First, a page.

Unfortunately, tomatoes can’t grow in just any continent or any type of climate. Tomatoes are a seasonal fruit, or vegetable, depending on where you stand on that argument, and are best grown in warm spring and summer conditions. But if you’re a tomato lover like myself, you might consider growing them indoors so you can enjoy them all year long.
Tomatoes grow best when they are outdoors, but if placed in the right position with similar conditions to the outdoors, they can grow inside your home. Tomatoes need a full day of sunlight to grow effectively and to produce the best tasty tomatoes to satisfy your tastebuds.
So, you want tomatoes all day every day and you’re trying to figure out if you can grow them inside? You’ve come to the right place because we have the perfect guide to help you grow your tomatoes inside. Keep reading below to find out the best way to grow tomatoes inside your home.
What Kind of Temperature Do I Need to Grow Tomatoes Indoors?
Tomatoes need to be kept above freezing temperatures to grow and to survive. For tomatoes, temperatures below 50°F (10°C) are considered freezing. This is when the growth of your tomatoes starts to slow down because the cold does not provide enough energy for flowering and fruiting.
If you live in colder climates or your winters get especially cold, there might not even be any use in trying to grow tomatoes in a greenhouse. Greenhouses are optimal for tomatoes to grow in spring and summer if it’s wet and rainy because they prefer to be warm and dry.
If you have heating in your greenhouse this would be the best place for growing tomatoes inside.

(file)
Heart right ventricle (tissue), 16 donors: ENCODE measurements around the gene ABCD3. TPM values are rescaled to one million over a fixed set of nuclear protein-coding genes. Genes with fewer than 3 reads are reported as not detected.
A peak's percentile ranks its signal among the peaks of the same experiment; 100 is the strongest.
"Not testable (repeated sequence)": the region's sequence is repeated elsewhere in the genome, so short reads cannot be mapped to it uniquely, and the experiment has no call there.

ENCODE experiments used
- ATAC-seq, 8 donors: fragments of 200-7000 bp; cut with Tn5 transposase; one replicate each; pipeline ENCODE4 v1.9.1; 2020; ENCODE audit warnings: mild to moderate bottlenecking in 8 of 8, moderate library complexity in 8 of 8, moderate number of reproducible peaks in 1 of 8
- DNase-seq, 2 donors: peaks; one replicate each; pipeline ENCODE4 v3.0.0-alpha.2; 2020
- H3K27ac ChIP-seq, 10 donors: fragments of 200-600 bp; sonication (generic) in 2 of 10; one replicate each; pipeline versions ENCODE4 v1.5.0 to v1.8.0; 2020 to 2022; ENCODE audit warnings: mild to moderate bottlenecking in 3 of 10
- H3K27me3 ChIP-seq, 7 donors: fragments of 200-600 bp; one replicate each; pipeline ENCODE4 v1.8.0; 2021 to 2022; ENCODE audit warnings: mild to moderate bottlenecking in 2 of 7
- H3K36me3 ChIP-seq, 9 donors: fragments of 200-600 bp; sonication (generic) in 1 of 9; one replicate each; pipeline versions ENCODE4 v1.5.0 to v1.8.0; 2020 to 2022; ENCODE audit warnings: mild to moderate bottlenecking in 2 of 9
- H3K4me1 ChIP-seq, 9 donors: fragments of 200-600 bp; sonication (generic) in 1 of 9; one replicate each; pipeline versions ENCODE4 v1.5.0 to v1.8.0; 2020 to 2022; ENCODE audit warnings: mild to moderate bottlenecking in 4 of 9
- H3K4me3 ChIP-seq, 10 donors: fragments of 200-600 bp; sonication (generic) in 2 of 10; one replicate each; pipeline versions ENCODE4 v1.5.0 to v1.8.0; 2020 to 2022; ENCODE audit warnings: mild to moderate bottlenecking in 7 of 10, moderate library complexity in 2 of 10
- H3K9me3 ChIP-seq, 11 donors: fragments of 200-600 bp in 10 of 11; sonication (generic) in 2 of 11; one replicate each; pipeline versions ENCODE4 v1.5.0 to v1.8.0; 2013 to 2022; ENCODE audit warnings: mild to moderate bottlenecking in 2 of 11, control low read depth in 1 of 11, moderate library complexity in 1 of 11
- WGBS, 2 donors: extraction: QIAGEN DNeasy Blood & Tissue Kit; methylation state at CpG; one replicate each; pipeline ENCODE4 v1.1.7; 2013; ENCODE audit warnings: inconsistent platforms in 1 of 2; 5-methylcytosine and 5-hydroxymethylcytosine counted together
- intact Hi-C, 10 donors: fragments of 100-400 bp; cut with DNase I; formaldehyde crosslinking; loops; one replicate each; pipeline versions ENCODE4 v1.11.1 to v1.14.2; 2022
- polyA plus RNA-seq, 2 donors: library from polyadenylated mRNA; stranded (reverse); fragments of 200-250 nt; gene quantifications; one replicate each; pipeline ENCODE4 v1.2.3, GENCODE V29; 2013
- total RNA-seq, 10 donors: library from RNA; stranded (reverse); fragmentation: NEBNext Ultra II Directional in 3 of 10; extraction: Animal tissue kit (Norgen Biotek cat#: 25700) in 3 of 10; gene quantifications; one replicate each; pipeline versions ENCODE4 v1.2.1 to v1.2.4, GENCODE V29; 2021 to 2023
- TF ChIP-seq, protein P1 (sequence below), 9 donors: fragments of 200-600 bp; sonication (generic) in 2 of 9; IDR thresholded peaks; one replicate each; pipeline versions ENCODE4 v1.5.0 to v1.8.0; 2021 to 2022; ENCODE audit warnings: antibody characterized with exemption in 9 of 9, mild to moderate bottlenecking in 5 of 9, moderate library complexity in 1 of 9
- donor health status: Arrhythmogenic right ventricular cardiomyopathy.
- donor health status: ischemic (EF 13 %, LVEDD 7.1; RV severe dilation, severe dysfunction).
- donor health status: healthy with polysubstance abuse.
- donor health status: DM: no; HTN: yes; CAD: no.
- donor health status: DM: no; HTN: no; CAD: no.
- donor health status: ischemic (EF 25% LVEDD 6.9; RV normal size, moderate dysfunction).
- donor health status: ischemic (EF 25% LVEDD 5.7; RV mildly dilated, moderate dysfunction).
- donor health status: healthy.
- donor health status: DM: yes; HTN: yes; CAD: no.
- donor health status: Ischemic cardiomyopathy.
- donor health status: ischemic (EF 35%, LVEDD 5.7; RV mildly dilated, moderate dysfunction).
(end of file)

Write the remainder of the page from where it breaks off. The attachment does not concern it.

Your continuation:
Because tomatoes need a lot of sunlight and warmth to grow, you’ll need to have the optimal position in your home to ensure they get their required dose of Vitamin D.
How to Grow Your Tomatoes Indoors
For many of us, tomatoes are a fruit that reminds us of summer.
Fresh ripe tomato salads, barbecued tomatoes on veggie skewers, eating finely cut tomatoes on a burger while enjoying the company of friends in the garden. Tomato is a summer fruit.
When winter comes, and you’re missing out on those delicious tomatoes, sometimes the quality of imported tomatoes just doesn’t do your cooking justice. You might consider growing them indoors!
Here is how you can achieve ripe and delicious tomatoes from your very own home:
Plant them in a moveable container/pot
This is for the simple reason that you might need to move your tomatoes to different windows, so they get enough sunlight during the day.
You want to place your tomatoes in front of larger windows that let in plenty of sunlight. Ideally, tomatoes need around 8 hours of sunlight a day. You may need to move them from window to window depending on where your house gets morning and afternoon sun.
Use heated grow lights
Grow lights help to stimulate warmth which is ideal for summer-loving tomatoes. You don’t need to use grow lights for their whole growth period but they’re ideal for the first 6-8 weeks of their life indoors.
Your baby tomatoes will appreciate growing lights that have both cool- and warm-colored lights that encourage them to cultivate strength and produce healthy leaves, and flowers.
There are many different types of grow lights to suit various budgets, but the most cost-effective grow lights for small indoor tomato growers is a T5 fluorescent bulb.
Use the right soil
Choosing the right soil is essential for the healthy growth of every beautiful plant we find on this earth. For tomatoes, you can use any standard starting or soil mix with good drainage.
Good potting mixes for superior drainage include those with a mix of sand, peat moss, and compost.
We highly recommend avoiding any type of clay soil.
Ensure optimal temperature settings in the house